Tuesday 6 December 2022

U.S. Accuses Four Senior Bukele Officials of Corruption

Through the long-awaited ‘Engel List,’ the State Department has publicly sanctioned Bukele’s chief of cabinet, legal advisor, minister of labor, director of prisons, and the former ministers of security and agriculture.

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Q24N – The United States claims to have evidence that at least four senior officials and two former ministers from the Bukele administration have been responsible for or involved in acts of corruption: the president’s legal advisor, Conan Castro; the chief of the cabinet of ministers, Carolina Recinos; Labor Minister Rolando Castro; Director of Prisons Osiris Luna; and former security and agriculture ministers Rogelio Rivas and Pablo Anliker.

Each of these officials are or have been part of President Nayib Bukele’s inner circle of trust.

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In the past year and a half, El Faro and other Salvadoran news outlets had already reported cases of influence peddling, nepotism, or illicit negotiations involving some of them.

Their names appear in the section on El Salvador of the Engel List, a State Department report to the U.S. Congress on public figures and private citizens found to be involved in corruption or the undermining of democratic institutions in Guatemala, Honduras, and El Salvador.

In Guatemala, the list accuses former president Álvaro Colom and legislators Gustavo Alejos, Felipe Alejos, and Alejandro Sinibaldi. In Honduras, the most notable appearances on the list are former president Pepe Lobo, whom the United States has accused of accepting bribes from the Los Cachiros drug cartel, and his wife Rosa Elena Bonilla, who was sentenced to 58 years in prison for misappropriation of public funds until her conviction was annulled.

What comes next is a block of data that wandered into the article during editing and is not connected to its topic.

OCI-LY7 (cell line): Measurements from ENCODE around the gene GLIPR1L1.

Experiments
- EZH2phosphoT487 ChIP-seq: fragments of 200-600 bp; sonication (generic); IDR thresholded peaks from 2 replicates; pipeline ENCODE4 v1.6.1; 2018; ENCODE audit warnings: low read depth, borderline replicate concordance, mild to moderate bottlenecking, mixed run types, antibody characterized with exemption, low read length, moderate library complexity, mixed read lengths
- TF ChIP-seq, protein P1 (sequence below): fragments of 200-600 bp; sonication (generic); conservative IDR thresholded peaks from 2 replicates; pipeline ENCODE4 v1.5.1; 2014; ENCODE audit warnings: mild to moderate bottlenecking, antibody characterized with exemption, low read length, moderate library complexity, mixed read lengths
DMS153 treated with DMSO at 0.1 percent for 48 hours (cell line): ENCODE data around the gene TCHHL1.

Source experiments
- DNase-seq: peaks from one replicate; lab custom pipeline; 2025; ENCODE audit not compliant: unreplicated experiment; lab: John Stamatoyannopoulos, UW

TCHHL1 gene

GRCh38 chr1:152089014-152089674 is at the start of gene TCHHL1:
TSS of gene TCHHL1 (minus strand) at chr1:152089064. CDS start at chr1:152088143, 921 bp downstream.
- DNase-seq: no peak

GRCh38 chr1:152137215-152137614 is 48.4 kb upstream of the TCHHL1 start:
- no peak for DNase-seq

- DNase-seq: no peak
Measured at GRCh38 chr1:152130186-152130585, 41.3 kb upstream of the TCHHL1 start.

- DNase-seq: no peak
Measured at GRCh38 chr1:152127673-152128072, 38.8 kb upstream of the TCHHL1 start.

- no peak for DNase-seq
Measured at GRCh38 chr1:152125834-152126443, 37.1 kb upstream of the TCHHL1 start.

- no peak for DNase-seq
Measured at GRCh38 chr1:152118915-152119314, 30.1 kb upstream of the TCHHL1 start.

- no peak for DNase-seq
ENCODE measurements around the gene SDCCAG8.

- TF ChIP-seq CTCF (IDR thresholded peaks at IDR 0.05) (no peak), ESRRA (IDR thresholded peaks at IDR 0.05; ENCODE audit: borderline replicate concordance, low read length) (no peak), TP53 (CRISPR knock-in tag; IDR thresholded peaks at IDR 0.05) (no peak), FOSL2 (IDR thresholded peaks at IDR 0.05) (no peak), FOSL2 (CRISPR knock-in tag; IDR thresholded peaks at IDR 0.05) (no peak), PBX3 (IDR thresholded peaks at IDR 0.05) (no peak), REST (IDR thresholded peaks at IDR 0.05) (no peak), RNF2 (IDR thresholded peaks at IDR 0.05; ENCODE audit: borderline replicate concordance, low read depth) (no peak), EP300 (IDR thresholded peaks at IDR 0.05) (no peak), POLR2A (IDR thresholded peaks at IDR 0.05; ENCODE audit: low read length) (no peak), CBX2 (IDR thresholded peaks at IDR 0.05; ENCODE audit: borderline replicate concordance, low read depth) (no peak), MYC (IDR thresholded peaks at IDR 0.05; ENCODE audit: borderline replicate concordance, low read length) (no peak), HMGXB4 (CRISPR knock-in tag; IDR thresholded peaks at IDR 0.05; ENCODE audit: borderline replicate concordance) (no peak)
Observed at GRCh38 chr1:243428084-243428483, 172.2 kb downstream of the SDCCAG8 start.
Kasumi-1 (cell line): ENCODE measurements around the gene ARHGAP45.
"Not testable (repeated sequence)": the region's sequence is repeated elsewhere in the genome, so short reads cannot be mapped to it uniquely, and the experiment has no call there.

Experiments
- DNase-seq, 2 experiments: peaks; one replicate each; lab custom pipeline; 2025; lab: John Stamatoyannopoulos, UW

Altogether, the Engel List is a damning portrait of the political elite in northern Central America, at a time when backsliding in the fight against corruption, impunity, as well as attacks against democratic institutions from the region’s legislatures and executive branches, are rousing constant condemnations from civil society, multilateral organizations, and the international community.

“This list’s message to the region is that if there are people who clearly participated in acts of corruption, governments should avoid putting them in positions of responsibility,” a State Department source in Washington, who is directly involved in crafting U.S. policy in Central America, told El Faro. “The purpose of the list is to affect people’s behavior. In fact, one of the desired effects is to complicate these people’s interactions not only with the United States, but with other international actors.”


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Q24N is an aggregator of news for Latin America. Reports from Mexico to the tip of Chile and Caribbean are sourced for our readers to find all their Latin America news in one place.

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